Vindication is theirs

MIAMI -- Dwyane Wade placed the fashion trend of the 2012 playoffs, the geek-chic black-rimmed glasses, on the Larry O'Brien trophy as he was introduced to the crowd gathered inside AmericanAirlines Arena.

LeBron James acknowledged and laughed at those old jokes told at his expense, specifically the one that claimed if you asked LeBron for change for a dollar, he'd give you only three quarters.

Juwan Howard did the "cabbage patch" again, still looking like the teenager who did the dance while a member of the Fab Five.

Mike Miller leaned toward the front of his tour-bus-turned-parade-float, probably pain-free for the first time in two years, and pointed to the masses of Heat fans gathered to celebrate a championship that felt a year delayed.

They were all pictures of a team freed of burden, liberated of pressures and relieved of unflattering labels.

The Heat weren't celebrating just being champions during their extended party weekend and Monday's parade. They were celebrating a time, no matter how brief, of living without criticism.

No championship team in recent memory, maybe no team ever, was as publicly scrutinized as this Heat team was over the past two years.

So that championship trophy might as well be an oversized mute button, because for now, those aren't conversations anyone is having.

"There's always going to be something there," Chris Bosh said. "We understand that's a part of the trip. But that is definitely one of the sweet benefits of this process is we get to just shed all those stereotypes, everything -- if only for a couple days, a few days, a few months -- we just get to leave that behind us and just enjoy what's going on.

"I tell people, you can call me this, you can call me that, just call me champ."

James prepared for these playoffs by pretending as if those criticisms never existed.

Without the help or advice of a sports psychologist, which many suggested he needed after his performance in the 2011 Finals, James streamlined his thinking.

He repeated it constantly throughout the playoffs, his intent to simply give his all and be satisfied with the result.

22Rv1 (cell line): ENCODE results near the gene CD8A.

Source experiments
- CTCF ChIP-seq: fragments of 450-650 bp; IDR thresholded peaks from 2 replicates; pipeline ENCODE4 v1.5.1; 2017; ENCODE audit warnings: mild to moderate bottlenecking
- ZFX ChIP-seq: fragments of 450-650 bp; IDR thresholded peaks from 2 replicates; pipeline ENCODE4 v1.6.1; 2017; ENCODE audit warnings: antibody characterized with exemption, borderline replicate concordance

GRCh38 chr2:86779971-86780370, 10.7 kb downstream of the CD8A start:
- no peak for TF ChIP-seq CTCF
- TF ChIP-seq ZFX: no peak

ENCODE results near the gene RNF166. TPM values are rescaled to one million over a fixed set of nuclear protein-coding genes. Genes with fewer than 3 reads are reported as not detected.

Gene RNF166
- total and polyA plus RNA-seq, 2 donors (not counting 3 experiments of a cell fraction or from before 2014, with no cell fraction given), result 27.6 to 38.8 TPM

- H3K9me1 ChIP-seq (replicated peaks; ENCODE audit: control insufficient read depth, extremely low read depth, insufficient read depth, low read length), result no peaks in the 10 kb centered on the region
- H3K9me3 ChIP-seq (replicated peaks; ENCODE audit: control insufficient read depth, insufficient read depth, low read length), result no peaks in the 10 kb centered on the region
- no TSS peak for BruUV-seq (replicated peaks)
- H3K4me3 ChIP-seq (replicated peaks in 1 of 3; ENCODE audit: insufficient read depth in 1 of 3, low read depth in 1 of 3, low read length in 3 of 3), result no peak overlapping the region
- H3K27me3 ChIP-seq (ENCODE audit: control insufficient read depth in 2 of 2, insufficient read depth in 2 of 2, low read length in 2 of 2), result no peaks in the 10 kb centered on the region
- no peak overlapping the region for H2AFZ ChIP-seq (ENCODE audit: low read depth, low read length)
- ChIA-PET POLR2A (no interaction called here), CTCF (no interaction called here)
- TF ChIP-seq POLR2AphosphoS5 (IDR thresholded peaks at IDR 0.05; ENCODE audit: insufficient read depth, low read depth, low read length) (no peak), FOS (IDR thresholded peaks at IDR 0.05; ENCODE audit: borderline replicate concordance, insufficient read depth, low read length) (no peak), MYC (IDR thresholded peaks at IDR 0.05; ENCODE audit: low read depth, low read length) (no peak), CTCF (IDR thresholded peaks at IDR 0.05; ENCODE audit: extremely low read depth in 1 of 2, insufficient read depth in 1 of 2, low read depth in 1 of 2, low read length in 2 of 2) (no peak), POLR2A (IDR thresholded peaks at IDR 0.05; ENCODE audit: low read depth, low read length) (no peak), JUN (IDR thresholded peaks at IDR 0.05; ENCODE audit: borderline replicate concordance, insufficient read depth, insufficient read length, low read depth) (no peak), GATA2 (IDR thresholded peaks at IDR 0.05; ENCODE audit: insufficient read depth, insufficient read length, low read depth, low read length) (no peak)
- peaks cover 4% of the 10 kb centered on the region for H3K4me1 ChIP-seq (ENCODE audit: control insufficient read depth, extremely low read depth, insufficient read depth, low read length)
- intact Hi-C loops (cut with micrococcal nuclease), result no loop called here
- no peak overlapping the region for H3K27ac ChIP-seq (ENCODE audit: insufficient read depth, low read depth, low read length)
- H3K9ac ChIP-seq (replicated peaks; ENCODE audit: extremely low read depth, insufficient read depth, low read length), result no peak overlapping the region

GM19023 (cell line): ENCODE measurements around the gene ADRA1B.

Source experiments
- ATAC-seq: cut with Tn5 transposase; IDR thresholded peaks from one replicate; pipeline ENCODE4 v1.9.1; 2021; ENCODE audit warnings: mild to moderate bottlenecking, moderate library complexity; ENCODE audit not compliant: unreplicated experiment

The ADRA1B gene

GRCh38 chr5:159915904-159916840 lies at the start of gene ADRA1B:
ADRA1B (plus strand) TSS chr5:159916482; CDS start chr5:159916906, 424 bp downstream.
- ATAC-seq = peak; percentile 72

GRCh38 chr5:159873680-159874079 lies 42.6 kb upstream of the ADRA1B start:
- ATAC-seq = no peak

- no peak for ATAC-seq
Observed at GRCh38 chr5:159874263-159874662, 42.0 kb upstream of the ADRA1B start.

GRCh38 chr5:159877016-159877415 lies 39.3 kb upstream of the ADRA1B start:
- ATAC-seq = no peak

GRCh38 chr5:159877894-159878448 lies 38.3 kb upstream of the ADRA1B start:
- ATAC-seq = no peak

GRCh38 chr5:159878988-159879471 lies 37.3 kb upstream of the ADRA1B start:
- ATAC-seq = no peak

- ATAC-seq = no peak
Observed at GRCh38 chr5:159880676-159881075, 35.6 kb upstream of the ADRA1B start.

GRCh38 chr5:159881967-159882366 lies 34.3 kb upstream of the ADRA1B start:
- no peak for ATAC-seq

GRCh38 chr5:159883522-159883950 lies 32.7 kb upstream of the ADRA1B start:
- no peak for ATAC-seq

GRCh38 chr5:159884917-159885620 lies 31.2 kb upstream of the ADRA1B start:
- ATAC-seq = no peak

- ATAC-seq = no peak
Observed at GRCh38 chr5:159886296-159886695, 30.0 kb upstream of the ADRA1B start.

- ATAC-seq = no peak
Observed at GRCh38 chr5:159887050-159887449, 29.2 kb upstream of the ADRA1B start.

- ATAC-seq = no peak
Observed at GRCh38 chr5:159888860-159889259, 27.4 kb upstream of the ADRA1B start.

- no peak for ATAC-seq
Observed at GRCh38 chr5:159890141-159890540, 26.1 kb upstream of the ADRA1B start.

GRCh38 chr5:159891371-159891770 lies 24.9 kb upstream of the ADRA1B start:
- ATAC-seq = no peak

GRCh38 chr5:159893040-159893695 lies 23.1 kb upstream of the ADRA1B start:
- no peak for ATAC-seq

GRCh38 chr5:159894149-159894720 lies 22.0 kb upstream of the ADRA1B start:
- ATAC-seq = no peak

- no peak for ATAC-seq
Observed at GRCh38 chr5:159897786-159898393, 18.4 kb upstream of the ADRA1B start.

He settled himself by reading books incessantly, including before and after games. While some thought that to be some strange gimmick, it was a device he used to calm and center himself.

So James might not have felt the pressure building the way he might have last season or as deeply as everyone around him felt it for him.

"That's just how I felt," he said. "I didn't put any pressure on me. I just trusted my abilities. I trusted what I'd built ever since those two weeks I took off after we lost to Dallas, all the way to Game 5 [against OKC]."

But this was still a lifelong expectation for James, so the celebration had its relief element.

It was fitting that a handful of his high school teammates, some of the ones featured prominently in the popular 2008 documentary "More Than a Game," were there to celebrate with him either at Game 5 on Thursday night or on Monday during the parade.

"They knew the struggle that I've been through," James said. "They were at a lot of those playoff games in Cleveland. They were at some of those Finals games when we lost 4-0 to San Antonio. And they knew what my dream was. So to be able to celebrate with these guys meant a lot."

If James was happiest to shed some baggage with this title, Erik Spoelstra might have been second in line.

Questions about his ability to coach a team of this caliber began even before the first game the Heat played in the 2010-11 season.